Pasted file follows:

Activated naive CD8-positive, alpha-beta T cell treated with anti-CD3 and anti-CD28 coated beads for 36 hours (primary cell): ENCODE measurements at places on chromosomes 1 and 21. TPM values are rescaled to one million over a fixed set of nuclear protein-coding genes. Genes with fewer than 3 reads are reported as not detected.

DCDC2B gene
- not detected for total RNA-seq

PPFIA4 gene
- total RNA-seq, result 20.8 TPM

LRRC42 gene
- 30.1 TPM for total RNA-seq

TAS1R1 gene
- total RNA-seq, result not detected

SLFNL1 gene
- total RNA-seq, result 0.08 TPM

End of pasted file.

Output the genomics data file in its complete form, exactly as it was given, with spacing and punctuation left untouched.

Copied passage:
Activated naive CD8-positive, alpha-beta T cell treated with anti-CD3 and anti-CD28 coated beads for 36 hours (primary cell): ENCODE measurements at places on chromosomes 1 and 21. TPM values are rescaled to one million over a fixed set of nuclear protein-coding genes. Genes with fewer than 3 reads are reported as not detected.

DCDC2B gene
- not detected for total RNA-seq

PPFIA4 gene
- total RNA-seq, result 20.8 TPM

LRRC42 gene
- 30.1 TPM for total RNA-seq

TAS1R1 gene
- total RNA-seq, result not detected

SLFNL1 gene
- total RNA-seq, result 0.08 TPM